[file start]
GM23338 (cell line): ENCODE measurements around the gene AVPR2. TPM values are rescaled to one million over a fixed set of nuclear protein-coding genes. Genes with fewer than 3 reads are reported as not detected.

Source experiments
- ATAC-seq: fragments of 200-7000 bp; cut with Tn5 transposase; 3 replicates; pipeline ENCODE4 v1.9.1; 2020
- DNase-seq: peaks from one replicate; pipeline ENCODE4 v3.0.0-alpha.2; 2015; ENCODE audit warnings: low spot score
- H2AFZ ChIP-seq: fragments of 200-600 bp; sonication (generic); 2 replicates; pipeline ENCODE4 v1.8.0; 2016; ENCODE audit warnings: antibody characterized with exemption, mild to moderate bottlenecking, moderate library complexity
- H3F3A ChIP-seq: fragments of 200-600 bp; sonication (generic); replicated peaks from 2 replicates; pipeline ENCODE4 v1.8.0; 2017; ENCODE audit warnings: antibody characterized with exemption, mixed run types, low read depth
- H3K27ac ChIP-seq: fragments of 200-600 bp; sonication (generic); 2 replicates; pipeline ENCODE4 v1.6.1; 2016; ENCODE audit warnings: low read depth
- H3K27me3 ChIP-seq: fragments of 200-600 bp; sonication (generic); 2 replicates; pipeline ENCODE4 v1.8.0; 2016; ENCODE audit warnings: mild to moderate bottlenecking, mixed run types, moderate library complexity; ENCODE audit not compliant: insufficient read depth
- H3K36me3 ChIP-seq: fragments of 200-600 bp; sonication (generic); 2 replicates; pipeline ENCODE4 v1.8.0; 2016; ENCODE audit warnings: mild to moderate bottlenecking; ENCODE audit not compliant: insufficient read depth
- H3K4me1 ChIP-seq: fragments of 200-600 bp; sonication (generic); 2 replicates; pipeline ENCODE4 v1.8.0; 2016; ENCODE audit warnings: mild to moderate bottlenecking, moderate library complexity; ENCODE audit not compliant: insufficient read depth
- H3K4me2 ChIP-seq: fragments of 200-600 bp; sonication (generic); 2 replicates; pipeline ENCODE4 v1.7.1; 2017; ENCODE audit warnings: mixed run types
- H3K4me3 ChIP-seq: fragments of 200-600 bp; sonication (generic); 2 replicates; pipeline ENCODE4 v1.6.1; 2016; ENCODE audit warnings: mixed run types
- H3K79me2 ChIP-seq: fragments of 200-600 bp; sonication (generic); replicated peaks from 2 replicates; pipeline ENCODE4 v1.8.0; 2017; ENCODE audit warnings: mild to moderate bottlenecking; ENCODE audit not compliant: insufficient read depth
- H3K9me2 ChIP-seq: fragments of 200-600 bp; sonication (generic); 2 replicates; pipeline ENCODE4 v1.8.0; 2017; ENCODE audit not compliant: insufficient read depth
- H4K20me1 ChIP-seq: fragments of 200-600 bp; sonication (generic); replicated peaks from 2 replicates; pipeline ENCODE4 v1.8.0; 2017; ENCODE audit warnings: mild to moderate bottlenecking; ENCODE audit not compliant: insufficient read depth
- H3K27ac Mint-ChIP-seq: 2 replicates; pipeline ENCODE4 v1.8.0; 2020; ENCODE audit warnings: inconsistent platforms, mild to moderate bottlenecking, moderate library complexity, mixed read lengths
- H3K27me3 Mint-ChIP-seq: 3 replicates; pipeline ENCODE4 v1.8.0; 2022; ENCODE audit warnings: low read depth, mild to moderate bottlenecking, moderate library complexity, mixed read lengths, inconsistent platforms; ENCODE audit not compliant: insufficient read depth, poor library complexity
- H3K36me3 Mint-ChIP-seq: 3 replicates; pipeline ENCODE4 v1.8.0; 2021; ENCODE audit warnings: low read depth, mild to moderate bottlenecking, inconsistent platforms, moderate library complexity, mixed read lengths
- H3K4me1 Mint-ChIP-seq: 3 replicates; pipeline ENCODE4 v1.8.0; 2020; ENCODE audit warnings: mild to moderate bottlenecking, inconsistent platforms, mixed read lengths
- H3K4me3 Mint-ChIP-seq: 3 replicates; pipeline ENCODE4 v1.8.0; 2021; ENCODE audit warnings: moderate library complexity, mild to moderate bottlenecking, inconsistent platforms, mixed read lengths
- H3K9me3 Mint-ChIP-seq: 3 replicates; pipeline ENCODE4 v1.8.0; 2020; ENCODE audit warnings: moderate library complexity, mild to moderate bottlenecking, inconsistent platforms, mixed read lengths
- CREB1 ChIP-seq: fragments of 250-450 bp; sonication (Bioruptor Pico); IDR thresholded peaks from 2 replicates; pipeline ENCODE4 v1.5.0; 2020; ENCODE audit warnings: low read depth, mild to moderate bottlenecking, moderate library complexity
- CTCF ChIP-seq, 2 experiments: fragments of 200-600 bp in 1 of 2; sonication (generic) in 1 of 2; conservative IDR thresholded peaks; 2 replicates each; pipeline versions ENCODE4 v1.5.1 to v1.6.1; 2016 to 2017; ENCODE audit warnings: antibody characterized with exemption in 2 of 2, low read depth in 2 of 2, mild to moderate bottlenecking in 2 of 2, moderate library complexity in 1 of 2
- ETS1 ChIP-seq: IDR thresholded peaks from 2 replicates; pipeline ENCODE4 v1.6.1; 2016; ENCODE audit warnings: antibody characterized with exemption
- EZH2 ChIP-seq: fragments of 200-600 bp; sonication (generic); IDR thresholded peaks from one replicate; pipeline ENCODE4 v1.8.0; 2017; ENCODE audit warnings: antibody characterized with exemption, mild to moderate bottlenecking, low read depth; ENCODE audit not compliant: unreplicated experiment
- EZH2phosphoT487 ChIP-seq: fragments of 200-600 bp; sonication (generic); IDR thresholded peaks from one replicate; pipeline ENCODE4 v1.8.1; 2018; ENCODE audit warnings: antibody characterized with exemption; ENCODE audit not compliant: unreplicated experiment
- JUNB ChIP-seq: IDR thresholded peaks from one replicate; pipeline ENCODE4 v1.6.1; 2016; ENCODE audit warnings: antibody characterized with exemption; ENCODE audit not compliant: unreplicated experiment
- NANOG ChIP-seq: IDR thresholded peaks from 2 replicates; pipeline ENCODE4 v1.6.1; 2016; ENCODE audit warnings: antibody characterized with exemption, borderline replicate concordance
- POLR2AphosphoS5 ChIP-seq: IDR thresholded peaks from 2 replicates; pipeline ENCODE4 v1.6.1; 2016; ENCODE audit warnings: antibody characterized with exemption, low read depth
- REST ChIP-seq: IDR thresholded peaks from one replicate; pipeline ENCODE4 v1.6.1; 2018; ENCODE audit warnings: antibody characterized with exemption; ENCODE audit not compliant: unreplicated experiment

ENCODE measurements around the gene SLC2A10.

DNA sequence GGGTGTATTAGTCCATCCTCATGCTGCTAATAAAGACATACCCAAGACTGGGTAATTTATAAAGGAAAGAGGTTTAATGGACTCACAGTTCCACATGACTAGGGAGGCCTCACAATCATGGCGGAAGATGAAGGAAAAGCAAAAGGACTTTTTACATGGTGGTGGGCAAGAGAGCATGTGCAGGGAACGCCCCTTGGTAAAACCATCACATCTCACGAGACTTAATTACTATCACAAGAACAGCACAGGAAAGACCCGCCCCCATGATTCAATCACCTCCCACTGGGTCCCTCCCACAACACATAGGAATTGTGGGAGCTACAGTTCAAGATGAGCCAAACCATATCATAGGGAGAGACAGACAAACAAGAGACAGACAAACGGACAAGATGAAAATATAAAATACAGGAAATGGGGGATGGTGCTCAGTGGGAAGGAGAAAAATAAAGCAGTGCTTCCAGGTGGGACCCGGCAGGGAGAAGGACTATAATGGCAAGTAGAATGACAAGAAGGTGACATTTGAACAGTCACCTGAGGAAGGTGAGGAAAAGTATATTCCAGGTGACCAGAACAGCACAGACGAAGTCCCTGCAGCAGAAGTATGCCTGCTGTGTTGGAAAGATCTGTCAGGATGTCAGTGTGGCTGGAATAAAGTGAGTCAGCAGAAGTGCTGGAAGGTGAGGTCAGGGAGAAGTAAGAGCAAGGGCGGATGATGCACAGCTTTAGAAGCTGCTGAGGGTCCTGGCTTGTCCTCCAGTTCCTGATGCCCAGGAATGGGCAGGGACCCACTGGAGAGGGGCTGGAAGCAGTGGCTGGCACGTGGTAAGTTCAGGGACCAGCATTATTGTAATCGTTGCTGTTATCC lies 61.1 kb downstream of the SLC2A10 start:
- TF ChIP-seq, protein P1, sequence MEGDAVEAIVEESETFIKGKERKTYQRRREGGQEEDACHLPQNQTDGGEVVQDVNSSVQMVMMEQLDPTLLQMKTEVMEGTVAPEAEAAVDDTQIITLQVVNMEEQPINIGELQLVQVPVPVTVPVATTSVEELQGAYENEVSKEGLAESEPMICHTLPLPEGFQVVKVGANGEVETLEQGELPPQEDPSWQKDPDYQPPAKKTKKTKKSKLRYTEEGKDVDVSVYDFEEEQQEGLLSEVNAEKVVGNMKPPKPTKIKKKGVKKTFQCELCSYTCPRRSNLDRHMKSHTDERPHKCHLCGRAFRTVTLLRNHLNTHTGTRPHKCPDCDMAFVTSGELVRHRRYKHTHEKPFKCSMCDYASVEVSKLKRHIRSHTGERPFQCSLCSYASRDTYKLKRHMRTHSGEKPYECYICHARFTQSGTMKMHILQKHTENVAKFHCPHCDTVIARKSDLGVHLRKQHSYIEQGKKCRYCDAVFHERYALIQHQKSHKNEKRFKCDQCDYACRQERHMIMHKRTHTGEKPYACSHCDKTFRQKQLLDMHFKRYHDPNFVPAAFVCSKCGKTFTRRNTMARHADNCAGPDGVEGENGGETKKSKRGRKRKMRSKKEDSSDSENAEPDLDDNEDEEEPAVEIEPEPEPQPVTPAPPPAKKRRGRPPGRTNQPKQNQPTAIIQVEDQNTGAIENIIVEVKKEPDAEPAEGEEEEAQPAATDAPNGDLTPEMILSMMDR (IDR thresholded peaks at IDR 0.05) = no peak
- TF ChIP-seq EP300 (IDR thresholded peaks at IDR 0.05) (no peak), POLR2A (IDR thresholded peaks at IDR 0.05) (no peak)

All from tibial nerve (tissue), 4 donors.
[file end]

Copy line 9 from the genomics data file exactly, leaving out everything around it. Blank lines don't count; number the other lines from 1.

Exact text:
- H3K36me3 ChIP-seq: fragments of 200-600 bp; sonication (generic); 2 replicates; pipeline ENCODE4 v1.8.0; 2016; ENCODE audit warnings: mild to moderate bottlenecking; ENCODE audit not compliant: insufficient read depth